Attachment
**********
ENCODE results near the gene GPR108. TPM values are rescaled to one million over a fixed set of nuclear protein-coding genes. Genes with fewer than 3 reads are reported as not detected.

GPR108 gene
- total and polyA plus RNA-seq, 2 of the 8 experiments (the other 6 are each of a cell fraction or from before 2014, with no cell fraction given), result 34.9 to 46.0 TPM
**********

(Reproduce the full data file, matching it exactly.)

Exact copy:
ENCODE results near the gene GPR108. TPM values are rescaled to one million over a fixed set of nuclear protein-coding genes. Genes with fewer than 3 reads are reported as not detected.

GPR108 gene
- total and polyA plus RNA-seq, 2 of the 8 experiments (the other 6 are each of a cell fraction or from before 2014, with no cell fraction given), result 34.9 to 46.0 TPM